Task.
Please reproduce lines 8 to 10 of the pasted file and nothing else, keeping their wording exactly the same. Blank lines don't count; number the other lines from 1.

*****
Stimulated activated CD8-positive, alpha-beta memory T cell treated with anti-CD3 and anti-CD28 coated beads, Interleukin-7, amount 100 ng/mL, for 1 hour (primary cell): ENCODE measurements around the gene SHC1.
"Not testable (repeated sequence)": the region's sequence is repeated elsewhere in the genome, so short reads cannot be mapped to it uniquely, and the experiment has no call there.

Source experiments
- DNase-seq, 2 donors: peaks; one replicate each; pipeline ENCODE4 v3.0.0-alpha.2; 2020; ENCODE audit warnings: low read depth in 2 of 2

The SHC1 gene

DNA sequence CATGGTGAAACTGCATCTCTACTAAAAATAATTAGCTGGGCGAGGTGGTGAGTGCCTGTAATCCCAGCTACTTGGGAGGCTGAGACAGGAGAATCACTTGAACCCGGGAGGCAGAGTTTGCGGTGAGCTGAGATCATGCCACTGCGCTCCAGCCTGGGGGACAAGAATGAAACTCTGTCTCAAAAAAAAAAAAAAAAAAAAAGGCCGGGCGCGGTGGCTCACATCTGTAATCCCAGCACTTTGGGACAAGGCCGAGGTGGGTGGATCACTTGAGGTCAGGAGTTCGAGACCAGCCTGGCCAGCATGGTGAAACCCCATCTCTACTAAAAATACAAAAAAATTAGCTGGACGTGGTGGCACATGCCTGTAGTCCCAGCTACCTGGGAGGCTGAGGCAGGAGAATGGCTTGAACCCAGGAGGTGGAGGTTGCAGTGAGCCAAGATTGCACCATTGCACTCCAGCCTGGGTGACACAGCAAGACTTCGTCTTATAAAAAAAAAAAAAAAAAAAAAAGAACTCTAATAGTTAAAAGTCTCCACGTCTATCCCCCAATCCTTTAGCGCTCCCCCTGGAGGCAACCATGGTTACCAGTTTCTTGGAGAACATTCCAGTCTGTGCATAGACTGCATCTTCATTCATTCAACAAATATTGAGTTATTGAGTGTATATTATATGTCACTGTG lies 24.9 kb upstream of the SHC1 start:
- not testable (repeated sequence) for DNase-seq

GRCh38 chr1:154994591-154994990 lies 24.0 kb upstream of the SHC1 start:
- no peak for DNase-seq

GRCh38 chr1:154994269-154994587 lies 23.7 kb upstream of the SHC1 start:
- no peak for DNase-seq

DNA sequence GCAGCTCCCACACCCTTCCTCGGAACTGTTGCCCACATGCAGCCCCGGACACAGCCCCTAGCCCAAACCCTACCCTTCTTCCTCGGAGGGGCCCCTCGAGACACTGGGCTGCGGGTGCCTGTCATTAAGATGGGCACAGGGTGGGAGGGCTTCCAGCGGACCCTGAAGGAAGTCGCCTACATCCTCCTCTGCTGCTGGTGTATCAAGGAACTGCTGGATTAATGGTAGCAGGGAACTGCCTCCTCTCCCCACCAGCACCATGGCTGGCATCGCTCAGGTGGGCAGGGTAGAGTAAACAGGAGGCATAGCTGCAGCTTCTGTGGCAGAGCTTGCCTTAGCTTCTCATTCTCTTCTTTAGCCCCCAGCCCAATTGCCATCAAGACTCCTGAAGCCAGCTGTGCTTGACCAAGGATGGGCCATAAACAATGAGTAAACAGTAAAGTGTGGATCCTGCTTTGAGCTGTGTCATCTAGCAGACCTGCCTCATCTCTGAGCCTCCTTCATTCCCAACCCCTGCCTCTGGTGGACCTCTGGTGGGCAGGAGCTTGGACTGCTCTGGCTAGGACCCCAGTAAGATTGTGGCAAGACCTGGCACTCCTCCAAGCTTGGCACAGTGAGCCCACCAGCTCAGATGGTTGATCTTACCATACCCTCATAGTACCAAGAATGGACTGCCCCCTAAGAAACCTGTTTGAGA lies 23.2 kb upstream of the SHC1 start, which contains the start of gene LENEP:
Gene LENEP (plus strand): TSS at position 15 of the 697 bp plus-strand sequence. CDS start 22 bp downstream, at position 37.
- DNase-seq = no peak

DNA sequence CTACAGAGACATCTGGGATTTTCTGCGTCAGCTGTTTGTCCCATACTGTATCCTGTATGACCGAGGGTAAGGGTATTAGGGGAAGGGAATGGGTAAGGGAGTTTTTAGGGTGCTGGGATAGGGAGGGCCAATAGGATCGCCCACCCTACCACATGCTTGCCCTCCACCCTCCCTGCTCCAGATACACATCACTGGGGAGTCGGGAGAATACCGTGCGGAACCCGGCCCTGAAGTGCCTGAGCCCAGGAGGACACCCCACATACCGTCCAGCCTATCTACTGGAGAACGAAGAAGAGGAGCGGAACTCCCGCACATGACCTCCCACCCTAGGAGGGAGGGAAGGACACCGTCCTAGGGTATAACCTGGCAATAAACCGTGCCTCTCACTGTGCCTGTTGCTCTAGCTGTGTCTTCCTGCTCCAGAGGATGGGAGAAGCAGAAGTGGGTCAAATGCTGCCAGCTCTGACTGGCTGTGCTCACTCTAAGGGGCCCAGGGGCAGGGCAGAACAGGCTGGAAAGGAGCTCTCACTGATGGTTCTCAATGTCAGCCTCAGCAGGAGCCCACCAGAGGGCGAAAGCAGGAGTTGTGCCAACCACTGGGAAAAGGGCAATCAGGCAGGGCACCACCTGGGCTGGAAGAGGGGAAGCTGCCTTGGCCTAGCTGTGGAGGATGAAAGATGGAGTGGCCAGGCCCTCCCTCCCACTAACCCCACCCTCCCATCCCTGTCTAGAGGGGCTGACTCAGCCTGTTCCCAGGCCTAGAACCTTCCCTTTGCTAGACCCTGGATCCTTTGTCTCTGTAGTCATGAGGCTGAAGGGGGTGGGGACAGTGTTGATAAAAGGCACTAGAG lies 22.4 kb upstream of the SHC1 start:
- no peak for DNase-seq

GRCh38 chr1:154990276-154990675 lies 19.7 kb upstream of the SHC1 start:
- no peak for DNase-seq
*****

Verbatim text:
GRCh38 chr1:154994591-154994990 lies 24.0 kb upstream of the SHC1 start:
- no peak for DNase-seq

GRCh38 chr1:154994269-154994587 lies 23.7 kb upstream of the SHC1 start: